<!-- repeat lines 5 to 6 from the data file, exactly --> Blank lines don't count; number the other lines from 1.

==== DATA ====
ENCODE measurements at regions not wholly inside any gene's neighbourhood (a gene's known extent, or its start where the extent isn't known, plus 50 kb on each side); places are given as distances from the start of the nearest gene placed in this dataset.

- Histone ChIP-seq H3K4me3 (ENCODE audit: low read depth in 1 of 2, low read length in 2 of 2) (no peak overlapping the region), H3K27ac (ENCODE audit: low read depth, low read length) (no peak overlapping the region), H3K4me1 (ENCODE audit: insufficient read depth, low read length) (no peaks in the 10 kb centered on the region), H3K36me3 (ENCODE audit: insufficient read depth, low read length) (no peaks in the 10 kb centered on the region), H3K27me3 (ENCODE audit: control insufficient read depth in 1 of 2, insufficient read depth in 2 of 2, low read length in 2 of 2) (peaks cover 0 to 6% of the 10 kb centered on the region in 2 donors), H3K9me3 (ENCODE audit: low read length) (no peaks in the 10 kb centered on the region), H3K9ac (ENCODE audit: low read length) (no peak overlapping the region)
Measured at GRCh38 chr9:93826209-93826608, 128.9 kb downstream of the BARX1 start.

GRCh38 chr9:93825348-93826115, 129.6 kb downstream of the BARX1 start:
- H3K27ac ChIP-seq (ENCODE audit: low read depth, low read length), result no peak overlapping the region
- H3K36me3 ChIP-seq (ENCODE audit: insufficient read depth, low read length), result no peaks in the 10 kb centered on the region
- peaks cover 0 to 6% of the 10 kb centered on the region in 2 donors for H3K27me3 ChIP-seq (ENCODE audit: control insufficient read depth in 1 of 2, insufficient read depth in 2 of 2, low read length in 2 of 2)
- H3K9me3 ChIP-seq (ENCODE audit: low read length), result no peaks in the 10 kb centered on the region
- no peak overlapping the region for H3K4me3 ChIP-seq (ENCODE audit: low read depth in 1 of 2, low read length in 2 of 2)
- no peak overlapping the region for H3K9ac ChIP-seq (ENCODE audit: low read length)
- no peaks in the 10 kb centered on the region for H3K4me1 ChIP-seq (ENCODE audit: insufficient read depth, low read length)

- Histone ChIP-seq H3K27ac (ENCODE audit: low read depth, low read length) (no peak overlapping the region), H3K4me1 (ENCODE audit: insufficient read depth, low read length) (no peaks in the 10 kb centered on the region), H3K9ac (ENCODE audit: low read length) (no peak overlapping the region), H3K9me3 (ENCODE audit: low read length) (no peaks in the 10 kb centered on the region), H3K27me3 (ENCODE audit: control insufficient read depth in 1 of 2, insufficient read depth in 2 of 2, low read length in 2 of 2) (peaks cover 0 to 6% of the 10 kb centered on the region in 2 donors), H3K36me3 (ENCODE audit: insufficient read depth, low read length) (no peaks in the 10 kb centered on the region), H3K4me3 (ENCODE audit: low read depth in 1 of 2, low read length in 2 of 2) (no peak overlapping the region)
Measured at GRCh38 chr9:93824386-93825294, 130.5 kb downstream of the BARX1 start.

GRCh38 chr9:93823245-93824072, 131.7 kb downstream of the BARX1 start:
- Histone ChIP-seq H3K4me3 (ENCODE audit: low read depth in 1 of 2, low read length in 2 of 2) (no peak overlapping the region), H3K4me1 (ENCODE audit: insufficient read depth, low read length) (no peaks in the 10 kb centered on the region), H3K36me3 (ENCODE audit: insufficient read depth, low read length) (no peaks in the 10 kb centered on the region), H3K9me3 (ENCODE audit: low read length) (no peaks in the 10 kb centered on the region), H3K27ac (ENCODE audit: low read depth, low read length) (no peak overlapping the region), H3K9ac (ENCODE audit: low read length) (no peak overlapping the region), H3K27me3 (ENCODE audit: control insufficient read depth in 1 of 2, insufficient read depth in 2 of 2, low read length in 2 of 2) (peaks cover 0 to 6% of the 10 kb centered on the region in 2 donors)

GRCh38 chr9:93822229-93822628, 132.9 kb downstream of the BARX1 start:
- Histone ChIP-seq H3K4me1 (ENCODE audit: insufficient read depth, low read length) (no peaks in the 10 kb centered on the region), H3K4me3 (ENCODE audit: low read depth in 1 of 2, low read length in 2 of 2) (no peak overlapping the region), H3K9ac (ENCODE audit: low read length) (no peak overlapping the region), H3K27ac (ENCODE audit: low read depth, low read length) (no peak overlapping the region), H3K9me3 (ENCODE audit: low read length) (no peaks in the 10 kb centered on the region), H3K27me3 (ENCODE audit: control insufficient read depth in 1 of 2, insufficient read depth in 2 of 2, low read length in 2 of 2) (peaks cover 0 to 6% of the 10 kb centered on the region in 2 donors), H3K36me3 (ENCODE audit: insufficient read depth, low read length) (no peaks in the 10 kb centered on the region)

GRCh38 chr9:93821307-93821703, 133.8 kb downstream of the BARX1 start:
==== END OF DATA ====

- H3K27ac ChIP-seq (ENCODE audit: low read depth, low read length), result no peak overlapping the region
- H3K36me3 ChIP-seq (ENCODE audit: insufficient read depth, low read length), result no peaks in the 10 kb centered on the region